The game’s microtransactions definitely weigh into this but every opponent you face is a real person so their skill level also plays into this heavily. Theoretically, I could find an opponent who has paid to level everything but just lacks the strategy to win.

The real answer to how bad this game’s pay-to-win mechanics are isn’t going to show itself for a few more weeks, if not longer. There are some aspects to the pin leveling that could use a bit of balance tweaking but my experience hasn’t been a bad one overall.

Graphics and Sound

Stylized. I like that.

I don’t want you to think that I don’t like this game, despite my monetization gripes. This is a beautiful game. This is the first game using the POP graphic style and hope that it isn’t the last.

Each of these characters, down to your in-game avatar, have that distinct Funko POP look. You can even customize your avatar, making this the second official implementation of design your own pop available on mobile devices.

The levels here are cute but gritty and the music matches that to a T. As an added touch to show just how cute everything is, character voices have been shifted up several octaves, giving characters like Cole a helium sounding voice.

My Final Thoughts

At the end of the day, Media Tonic and The Coalition have put together a beautiful looking and very addicting mobile Gears experience. With Gears of War 5 right around the corner, I’m curious to see if the player base still sticks around or if there’s a large drop off right around launch.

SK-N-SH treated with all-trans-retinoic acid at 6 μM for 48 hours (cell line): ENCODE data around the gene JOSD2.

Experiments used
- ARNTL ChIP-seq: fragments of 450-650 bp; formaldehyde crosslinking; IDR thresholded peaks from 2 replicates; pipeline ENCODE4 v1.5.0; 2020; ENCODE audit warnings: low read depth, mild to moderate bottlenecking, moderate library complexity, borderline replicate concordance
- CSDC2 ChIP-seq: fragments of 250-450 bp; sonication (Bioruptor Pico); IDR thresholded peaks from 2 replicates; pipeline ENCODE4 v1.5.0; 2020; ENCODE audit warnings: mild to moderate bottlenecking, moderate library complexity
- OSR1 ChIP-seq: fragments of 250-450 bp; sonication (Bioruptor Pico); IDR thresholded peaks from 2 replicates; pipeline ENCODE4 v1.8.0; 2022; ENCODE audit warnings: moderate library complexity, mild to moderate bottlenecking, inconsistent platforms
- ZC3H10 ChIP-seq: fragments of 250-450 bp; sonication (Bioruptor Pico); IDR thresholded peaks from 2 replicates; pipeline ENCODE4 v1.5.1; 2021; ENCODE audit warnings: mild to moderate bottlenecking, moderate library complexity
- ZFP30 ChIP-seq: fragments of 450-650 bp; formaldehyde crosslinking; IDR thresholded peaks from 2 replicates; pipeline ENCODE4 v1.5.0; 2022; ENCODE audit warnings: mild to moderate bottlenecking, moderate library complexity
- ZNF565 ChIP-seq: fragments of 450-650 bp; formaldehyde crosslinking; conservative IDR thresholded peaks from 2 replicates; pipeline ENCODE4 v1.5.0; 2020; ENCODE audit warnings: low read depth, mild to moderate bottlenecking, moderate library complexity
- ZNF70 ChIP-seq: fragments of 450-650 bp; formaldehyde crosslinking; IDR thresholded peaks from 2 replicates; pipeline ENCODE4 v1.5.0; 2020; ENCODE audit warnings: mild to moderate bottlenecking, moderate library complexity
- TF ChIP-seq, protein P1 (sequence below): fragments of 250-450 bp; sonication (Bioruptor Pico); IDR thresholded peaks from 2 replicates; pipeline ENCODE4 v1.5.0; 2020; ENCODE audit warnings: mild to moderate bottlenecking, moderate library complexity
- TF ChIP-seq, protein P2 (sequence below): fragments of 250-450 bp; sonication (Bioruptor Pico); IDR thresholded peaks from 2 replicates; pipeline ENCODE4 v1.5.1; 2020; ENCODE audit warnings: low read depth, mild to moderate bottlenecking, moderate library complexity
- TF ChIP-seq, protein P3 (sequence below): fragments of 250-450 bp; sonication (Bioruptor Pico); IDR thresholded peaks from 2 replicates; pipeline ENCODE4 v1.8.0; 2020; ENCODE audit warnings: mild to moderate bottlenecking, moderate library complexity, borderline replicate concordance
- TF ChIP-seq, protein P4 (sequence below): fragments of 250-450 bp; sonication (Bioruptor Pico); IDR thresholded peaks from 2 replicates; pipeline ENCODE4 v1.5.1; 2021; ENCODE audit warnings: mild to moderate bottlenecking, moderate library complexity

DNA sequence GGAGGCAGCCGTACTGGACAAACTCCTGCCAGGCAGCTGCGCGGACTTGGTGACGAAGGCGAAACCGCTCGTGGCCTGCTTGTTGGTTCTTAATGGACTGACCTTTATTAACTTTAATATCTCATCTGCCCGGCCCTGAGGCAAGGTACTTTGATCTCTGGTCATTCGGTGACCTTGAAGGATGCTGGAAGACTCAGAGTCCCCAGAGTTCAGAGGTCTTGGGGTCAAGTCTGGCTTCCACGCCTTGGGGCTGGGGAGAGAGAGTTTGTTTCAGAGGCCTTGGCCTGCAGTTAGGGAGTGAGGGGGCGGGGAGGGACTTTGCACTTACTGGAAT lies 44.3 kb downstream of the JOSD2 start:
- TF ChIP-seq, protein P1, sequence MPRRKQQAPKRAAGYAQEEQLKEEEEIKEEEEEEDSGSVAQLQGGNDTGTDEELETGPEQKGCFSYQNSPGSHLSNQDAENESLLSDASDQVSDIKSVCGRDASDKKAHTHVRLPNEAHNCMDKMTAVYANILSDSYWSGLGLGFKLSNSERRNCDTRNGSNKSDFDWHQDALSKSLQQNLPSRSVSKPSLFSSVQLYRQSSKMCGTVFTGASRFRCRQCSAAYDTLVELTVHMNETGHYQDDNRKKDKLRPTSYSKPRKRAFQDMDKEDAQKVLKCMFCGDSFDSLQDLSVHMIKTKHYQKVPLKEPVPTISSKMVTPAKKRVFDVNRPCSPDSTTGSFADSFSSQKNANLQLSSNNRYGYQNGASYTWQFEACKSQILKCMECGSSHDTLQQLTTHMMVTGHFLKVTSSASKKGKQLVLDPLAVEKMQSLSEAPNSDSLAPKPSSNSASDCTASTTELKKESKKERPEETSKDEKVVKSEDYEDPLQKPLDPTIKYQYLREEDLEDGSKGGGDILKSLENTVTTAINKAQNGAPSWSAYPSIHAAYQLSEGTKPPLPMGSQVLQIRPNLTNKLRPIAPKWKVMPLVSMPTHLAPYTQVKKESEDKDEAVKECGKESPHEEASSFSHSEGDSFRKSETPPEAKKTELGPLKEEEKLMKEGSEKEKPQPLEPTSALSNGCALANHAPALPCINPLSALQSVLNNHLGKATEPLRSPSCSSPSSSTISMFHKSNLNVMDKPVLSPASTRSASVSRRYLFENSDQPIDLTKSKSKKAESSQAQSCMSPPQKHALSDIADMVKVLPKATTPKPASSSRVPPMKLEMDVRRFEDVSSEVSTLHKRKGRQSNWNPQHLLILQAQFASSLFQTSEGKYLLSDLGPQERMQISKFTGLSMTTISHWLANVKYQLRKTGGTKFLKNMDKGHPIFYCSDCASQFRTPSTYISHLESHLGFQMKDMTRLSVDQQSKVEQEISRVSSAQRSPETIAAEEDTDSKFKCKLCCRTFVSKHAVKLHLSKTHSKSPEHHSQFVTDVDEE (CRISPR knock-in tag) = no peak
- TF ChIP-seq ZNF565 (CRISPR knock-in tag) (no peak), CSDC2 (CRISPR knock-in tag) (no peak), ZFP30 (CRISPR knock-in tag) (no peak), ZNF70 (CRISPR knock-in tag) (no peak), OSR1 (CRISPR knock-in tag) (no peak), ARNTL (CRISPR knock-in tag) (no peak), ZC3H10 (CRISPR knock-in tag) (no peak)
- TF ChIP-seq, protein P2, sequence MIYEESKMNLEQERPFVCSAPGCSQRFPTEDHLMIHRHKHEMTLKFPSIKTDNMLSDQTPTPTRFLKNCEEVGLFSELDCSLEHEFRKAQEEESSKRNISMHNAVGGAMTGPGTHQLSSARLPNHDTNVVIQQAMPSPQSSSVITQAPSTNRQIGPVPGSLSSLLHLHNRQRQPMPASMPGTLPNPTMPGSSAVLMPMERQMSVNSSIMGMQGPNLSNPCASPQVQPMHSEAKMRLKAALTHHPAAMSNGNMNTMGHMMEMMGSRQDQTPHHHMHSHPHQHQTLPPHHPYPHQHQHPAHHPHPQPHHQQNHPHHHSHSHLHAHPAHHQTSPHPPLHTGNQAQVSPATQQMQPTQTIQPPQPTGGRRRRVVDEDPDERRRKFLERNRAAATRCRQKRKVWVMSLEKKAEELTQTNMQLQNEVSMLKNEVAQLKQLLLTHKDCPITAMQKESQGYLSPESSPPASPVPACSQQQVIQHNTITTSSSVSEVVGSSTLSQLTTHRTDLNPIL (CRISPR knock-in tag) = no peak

Based on wording used in the game, it seems like this is poised to be a seasonal game with new characters added with each new season. I’d like to see the monetization tweaked in the future, better coin drops, and possibly some level balancing on a few of the games pins, but overall the game does offer a fun experience.

TJG – That Jersey Gear

The plan for this is clearly to have it as a living game. While this one isn’t put out by EA and Dice, we’ve just what updating a living piece of software over time can do. The areas that I think are problematic for this game may be fixed six months down the road. If they are, I can see this game going on for quite some time. If not, I can see the player base moving on to greener pastures.

The one mode I didn’t get a chance to play during my review was Horde mode, which is, sadly, social based. I don’t have any friends playing the game as of yet and whenever I went to join an open clan, they would fill almost as quickly as I could click them. You can create a closed clan if you want to keep things to just your social circle but your numbers will obviously be bigger if you open up.

Overall, Gears POP is a game I can recommend if your a fan of either the Gears franchise or Clash Royale-likes. The games monetization and loot scheme is one of the weaker aspects of the game but it’s not enough for me to advise avoiding the game, especially when there is the possibility of it being modified in the future for better, or worse.

Overall, I give Gears POP an 7 out 10.




  • Addicting gameplay.
  • Great use of integrating cover mechanics from core franchise.
  • Great Selection of characters and items from the Gears franchise.
  • Can’t store Gear Packs for later.
  • Monetization feels aggressive most of the time.